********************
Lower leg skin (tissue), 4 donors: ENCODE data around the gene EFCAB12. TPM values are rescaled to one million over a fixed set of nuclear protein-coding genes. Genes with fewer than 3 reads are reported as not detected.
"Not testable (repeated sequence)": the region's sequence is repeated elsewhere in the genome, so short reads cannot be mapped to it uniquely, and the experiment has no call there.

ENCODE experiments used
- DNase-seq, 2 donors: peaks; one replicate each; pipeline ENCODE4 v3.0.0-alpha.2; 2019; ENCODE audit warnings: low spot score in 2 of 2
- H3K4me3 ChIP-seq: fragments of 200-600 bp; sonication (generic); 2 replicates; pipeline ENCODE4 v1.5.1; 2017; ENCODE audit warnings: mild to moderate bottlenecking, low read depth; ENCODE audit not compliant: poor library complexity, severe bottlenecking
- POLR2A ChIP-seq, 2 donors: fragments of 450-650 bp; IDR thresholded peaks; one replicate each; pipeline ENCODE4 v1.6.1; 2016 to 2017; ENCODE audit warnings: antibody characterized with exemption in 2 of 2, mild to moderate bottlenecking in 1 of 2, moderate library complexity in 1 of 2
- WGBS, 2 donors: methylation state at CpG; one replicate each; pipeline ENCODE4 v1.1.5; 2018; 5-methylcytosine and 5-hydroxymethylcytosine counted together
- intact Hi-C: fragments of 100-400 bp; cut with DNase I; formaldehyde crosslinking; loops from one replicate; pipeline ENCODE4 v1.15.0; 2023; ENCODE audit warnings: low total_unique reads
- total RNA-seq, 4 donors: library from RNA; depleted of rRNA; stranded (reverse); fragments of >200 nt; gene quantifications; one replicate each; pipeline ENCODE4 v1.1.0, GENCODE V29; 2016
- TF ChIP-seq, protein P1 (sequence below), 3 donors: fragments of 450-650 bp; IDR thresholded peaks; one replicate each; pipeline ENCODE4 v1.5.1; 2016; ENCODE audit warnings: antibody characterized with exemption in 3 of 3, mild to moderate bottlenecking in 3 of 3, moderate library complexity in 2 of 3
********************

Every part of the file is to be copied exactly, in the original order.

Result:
Lower leg skin (tissue), 4 donors: ENCODE data around the gene EFCAB12. TPM values are rescaled to one million over a fixed set of nuclear protein-coding genes. Genes with fewer than 3 reads are reported as not detected.
"Not testable (repeated sequence)": the region's sequence is repeated elsewhere in the genome, so short reads cannot be mapped to it uniquely, and the experiment has no call there.

ENCODE experiments used
- DNase-seq, 2 donors: peaks; one replicate each; pipeline ENCODE4 v3.0.0-alpha.2; 2019; ENCODE audit warnings: low spot score in 2 of 2
- H3K4me3 ChIP-seq: fragments of 200-600 bp; sonication (generic); 2 replicates; pipeline ENCODE4 v1.5.1; 2017; ENCODE audit warnings: mild to moderate bottlenecking, low read depth; ENCODE audit not compliant: poor library complexity, severe bottlenecking
- POLR2A ChIP-seq, 2 donors: fragments of 450-650 bp; IDR thresholded peaks; one replicate each; pipeline ENCODE4 v1.6.1; 2016 to 2017; ENCODE audit warnings: antibody characterized with exemption in 2 of 2, mild to moderate bottlenecking in 1 of 2, moderate library complexity in 1 of 2
- WGBS, 2 donors: methylation state at CpG; one replicate each; pipeline ENCODE4 v1.1.5; 2018; 5-methylcytosine and 5-hydroxymethylcytosine counted together
- intact Hi-C: fragments of 100-400 bp; cut with DNase I; formaldehyde crosslinking; loops from one replicate; pipeline ENCODE4 v1.15.0; 2023; ENCODE audit warnings: low total_unique reads
- total RNA-seq, 4 donors: library from RNA; depleted of rRNA; stranded (reverse); fragments of >200 nt; gene quantifications; one replicate each; pipeline ENCODE4 v1.1.0, GENCODE V29; 2016
- TF ChIP-seq, protein P1 (sequence below), 3 donors: fragments of 450-650 bp; IDR thresholded peaks; one replicate each; pipeline ENCODE4 v1.5.1; 2016; ENCODE audit warnings: antibody characterized with exemption in 3 of 3, mild to moderate bottlenecking in 3 of 3, moderate library complexity in 2 of 3